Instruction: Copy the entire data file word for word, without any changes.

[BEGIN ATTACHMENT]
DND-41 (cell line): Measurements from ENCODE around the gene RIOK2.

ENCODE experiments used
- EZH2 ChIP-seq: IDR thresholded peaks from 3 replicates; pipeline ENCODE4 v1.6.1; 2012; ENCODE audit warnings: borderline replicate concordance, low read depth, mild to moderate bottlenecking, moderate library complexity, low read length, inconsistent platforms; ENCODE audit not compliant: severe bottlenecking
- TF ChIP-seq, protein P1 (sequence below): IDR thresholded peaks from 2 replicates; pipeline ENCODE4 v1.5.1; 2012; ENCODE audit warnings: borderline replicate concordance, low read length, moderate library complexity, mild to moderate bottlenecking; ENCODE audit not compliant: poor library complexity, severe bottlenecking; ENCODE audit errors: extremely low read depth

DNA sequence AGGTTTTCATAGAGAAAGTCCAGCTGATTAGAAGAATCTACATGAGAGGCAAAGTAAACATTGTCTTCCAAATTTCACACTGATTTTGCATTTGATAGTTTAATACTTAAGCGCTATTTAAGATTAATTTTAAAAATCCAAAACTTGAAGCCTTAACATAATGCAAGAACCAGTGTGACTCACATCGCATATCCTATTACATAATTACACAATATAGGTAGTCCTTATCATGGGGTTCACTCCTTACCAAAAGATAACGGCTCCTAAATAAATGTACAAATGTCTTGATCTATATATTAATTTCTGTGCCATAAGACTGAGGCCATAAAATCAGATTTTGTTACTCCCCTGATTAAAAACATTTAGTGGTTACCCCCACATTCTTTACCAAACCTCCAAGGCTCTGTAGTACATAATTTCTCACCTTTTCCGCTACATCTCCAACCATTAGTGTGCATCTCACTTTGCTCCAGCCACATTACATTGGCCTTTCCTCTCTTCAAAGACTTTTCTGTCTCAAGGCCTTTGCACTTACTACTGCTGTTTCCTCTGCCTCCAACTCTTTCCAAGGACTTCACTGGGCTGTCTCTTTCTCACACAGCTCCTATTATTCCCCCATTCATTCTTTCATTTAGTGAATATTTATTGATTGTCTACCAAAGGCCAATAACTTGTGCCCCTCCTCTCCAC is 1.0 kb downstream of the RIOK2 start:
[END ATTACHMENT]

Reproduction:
DND-41 (cell line): Measurements from ENCODE around the gene RIOK2.

ENCODE experiments used
- EZH2 ChIP-seq: IDR thresholded peaks from 3 replicates; pipeline ENCODE4 v1.6.1; 2012; ENCODE audit warnings: borderline replicate concordance, low read depth, mild to moderate bottlenecking, moderate library complexity, low read length, inconsistent platforms; ENCODE audit not compliant: severe bottlenecking
- TF ChIP-seq, protein P1 (sequence below): IDR thresholded peaks from 2 replicates; pipeline ENCODE4 v1.5.1; 2012; ENCODE audit warnings: borderline replicate concordance, low read length, moderate library complexity, mild to moderate bottlenecking; ENCODE audit not compliant: poor library complexity, severe bottlenecking; ENCODE audit errors: extremely low read depth

DNA sequence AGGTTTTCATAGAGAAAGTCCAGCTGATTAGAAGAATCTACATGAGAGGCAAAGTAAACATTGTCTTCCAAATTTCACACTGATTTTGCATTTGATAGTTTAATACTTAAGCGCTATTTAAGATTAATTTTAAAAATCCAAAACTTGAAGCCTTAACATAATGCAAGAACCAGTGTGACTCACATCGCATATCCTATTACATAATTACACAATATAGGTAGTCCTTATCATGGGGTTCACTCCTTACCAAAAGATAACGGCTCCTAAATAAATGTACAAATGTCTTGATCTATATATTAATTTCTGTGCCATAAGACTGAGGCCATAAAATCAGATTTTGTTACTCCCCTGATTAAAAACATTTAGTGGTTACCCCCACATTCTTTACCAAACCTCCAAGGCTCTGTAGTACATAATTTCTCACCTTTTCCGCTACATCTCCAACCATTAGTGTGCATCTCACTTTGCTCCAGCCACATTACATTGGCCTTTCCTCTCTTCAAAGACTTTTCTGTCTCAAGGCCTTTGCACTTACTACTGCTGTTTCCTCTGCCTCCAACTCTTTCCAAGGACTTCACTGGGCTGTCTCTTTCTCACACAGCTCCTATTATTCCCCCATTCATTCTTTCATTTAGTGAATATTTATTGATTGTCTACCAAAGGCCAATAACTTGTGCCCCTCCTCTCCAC is 1.0 kb downstream of the RIOK2 start: